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This Megxit is nowhere near hard enough


AFTER last Saturday evening’s statement on the terms of the Sussexes’ withdrawal from full-time working membership of the royal family was released by Buckingham Palace, the immediate verdicts were mostly unequivocal.

This was the hardest possible Megxit, cutting them off from public funds as well as from membership of The Firm, insisted Camilla Tominey in the Daily Telegraph. It might just work, but it’s definitely a hard Megxit, declared the Spectator’s Fraser Nelson. There’s a chasm between what the Sussexes wanted and what they got, averred Victoria Ward, also in the Daily Telegraph. 

Yet ‘hard Megxit’ seemed to be a slightly hyperbolic label to attach to a settlement in which the Woke-Harkles:

1.                retained their HRH handles, merely ‘agreeing not to use them’;

2.                safeguarded their Duke and Duchess of Sussex titles;

3.                appeared to give up only the 5 per cent of their income which comes from the Sovereign Grant Fund;

4.                consented to reimburse the taxpayer for the work on Frogmore Cottage, but courtesy of a gift from the Duchy of Cornwall in the near-equivalent amount,

yet could still walk away from most if not all of their obligations.

It was perhaps fitting that it fell to the Sun’s Dan Wootton, who about ten days before had originally broken the story that they were about to up sticks and bale out, to give us a clue about this seeming conundrum.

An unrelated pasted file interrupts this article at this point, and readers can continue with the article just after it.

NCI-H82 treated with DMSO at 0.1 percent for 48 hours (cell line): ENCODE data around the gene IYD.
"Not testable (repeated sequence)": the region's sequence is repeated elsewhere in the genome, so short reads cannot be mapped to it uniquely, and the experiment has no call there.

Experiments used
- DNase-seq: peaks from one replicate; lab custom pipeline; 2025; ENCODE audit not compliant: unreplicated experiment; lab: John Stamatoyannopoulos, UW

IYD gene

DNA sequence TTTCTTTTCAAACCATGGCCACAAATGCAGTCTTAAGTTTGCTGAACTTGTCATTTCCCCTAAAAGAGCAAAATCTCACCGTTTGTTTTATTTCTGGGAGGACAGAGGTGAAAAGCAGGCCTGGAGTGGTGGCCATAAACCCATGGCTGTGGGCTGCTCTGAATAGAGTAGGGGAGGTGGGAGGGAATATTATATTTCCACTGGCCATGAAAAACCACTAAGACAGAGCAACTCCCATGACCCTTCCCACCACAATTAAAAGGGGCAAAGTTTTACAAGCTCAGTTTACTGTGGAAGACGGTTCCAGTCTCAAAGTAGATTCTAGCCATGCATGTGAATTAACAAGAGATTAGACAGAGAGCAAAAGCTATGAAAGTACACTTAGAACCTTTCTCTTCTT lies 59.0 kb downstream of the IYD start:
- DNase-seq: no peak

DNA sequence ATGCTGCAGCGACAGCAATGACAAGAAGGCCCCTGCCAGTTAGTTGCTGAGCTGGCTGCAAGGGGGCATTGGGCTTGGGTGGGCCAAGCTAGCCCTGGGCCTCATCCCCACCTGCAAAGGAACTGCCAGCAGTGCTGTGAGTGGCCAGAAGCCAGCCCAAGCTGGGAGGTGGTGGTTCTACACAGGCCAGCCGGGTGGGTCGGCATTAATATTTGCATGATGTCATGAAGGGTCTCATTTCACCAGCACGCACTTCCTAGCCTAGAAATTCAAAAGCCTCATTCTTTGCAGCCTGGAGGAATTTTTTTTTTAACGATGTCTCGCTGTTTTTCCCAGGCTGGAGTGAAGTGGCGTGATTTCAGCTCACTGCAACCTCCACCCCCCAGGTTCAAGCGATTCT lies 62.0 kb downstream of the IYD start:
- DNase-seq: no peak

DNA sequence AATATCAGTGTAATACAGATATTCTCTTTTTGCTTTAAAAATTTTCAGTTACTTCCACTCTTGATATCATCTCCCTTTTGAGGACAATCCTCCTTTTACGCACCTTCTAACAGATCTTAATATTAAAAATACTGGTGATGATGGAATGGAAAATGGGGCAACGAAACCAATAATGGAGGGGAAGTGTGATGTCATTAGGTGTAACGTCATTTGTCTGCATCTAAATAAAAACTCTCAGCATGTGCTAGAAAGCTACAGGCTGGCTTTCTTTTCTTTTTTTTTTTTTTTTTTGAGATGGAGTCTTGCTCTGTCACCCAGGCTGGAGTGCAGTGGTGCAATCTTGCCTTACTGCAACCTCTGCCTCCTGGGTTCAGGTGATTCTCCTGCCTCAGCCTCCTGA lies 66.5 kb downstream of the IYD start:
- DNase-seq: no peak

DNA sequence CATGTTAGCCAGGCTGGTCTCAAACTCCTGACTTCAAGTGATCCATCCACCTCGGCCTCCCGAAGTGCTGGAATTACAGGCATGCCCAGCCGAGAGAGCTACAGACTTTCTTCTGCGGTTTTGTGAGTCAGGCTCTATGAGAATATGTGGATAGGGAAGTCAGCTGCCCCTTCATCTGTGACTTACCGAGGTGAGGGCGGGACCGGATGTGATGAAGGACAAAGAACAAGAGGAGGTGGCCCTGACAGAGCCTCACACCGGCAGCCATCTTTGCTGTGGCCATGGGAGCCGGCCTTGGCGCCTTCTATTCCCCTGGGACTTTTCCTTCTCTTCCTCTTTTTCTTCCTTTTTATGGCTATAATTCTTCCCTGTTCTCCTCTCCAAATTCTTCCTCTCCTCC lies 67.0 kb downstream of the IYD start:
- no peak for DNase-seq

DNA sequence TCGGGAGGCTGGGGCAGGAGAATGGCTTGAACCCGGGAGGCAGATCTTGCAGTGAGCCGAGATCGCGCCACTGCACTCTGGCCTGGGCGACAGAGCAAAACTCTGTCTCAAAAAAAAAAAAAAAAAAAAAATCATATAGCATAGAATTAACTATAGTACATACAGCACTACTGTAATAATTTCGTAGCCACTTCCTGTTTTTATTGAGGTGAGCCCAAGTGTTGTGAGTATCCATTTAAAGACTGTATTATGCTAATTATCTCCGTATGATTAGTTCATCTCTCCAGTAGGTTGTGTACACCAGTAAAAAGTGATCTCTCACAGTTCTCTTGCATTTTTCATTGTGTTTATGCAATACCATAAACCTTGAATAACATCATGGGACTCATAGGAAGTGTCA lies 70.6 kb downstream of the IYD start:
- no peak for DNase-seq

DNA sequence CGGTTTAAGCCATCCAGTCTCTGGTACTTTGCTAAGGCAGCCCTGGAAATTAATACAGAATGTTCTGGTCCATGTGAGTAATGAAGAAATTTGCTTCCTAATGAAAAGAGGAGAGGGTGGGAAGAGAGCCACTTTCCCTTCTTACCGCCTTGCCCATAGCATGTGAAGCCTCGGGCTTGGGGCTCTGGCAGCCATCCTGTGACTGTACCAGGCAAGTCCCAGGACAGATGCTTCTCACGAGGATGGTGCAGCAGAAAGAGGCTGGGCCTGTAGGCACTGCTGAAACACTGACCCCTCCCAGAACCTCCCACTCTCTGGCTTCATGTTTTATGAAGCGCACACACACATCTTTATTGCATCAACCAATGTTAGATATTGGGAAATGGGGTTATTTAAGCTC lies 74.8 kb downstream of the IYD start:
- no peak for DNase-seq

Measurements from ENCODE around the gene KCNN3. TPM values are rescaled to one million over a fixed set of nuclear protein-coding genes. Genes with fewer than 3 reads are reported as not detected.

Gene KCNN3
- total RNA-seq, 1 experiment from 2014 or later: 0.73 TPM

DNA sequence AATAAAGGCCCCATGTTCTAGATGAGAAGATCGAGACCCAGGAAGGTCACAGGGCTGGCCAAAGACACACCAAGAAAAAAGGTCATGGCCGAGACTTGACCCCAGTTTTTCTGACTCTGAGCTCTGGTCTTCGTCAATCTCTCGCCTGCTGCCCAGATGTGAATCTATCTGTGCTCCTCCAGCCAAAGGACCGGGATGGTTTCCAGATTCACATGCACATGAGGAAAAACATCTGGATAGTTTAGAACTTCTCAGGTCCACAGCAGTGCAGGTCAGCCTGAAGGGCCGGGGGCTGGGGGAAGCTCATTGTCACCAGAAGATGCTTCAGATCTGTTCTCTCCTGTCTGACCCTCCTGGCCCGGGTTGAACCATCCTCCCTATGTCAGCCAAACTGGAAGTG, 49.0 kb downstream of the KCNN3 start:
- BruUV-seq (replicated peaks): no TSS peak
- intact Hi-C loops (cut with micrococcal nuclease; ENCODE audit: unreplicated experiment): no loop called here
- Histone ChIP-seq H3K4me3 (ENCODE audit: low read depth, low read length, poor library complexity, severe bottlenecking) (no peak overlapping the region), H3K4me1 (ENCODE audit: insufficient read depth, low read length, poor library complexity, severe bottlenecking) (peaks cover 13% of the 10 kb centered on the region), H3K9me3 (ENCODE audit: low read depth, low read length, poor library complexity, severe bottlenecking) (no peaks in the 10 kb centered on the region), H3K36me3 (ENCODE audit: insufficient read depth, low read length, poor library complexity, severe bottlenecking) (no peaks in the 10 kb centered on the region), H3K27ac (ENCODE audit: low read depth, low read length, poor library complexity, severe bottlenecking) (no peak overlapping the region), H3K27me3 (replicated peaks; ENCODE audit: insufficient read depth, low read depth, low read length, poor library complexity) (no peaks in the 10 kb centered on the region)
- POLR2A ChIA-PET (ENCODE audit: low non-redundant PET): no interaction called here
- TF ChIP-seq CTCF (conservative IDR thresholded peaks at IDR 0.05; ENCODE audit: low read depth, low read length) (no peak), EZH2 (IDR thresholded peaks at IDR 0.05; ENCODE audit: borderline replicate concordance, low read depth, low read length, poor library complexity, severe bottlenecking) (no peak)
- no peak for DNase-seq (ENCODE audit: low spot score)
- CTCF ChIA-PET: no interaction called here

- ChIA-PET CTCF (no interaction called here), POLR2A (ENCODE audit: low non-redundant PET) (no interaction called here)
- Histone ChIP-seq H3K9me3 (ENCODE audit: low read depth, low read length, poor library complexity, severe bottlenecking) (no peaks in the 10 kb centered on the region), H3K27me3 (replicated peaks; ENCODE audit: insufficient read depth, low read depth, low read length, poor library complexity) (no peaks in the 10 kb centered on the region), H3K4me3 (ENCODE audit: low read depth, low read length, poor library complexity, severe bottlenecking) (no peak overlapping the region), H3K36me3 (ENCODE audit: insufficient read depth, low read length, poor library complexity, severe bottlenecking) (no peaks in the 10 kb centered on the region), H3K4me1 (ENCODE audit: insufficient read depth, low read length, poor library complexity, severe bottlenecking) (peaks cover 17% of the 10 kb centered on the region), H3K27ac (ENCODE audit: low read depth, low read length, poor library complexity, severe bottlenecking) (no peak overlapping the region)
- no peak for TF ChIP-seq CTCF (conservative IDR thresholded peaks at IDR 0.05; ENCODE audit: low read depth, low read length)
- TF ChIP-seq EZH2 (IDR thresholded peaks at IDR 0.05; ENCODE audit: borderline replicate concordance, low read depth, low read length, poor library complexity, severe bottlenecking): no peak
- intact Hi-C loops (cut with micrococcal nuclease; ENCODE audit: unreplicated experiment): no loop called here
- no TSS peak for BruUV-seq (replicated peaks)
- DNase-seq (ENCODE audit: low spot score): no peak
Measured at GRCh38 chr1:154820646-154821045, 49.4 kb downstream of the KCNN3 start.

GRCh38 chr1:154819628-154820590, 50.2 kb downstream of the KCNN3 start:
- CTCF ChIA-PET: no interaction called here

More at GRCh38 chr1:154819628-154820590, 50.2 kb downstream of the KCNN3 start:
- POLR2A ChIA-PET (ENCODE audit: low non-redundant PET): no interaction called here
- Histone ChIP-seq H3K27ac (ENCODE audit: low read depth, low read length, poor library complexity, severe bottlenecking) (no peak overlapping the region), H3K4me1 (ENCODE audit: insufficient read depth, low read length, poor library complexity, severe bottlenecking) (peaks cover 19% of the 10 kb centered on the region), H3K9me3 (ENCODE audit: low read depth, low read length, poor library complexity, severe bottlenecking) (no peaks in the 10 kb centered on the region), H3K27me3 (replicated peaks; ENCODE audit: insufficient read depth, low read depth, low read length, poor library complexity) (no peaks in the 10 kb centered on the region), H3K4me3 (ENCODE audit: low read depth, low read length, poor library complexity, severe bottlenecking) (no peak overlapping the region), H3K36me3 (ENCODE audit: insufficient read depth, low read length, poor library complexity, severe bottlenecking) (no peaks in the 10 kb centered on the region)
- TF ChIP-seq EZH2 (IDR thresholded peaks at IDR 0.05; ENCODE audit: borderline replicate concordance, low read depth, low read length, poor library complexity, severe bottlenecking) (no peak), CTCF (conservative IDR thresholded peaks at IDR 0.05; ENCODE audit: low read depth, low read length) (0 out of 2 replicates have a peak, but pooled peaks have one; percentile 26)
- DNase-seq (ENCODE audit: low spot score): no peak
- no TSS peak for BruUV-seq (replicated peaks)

The difference of course lies in the fact that all three articles cited above are based on their authors’ assessments of what both Harry and Meghan apparently wanted, whereas Dan Wootton’s tweet focuses solely on Meghan’s presumed aims. From that perspective, he has a point, hasn’t he?

To assess the effect of the ‘titles’ aspects of the couple’s departure settlement on their planned future, we need to recap what that future is likely to be. The Daily Telegraph’s Madeleine Grant probably came as close as anyone to summarising it accurately when she described it on the BBC’s Question Time thus: 

‘A strange hybrid, a woke celebrity, Gwyneth Paltrow meets Greta Thunberg with a bit of Kardashian thrown in for good measure.’       

In other words, Hollywood-sleb self-promotion, rampant brand-monetisation, and virtue-signalling Woke Green-Left politics.

The route to the money, whether billions or even mere millions is already mapped out. For a glimpse of the principal courtiers to the Court of the aspiring Queen of Global Woke, it’s necessary to look not at discreet advisers but at the lifestyle gurus, the fashion stylists and the Instagram-influencers. Plus of course the media and PR types who can be relied on to provide unfailingly fawning coverage, seldom to ask awkward questions and, above all, never to criticise. The Oprah sofa for the tearful tell-all interview is already lined up, as TCW’s Laura Perrins has pointed out. It’s just a question of whether the book launch makes it first.              

Given all of the above, plus Markle’s evident eagerness to leverage the pair’s royal status, both commercially and in promoting her favoured Woke-Left political causes, the decision to allow them formally to retain their ‘HRH’ styles but merely ‘agree not to use them’ looks insufficiently robust, and to a risky degree.

Granted, the provisions of the settlement were stated to come into force only ‘from the spring of 2020’ – incidentally, why not with immediate effect when the Prince-turned-Frog has already decamped? – but the HRH styles were still being used on the Sussex-Royal website a few days ago. What sanctions does the Crown have if they’re flagrantly abused, which I suspect can’t be ruled out?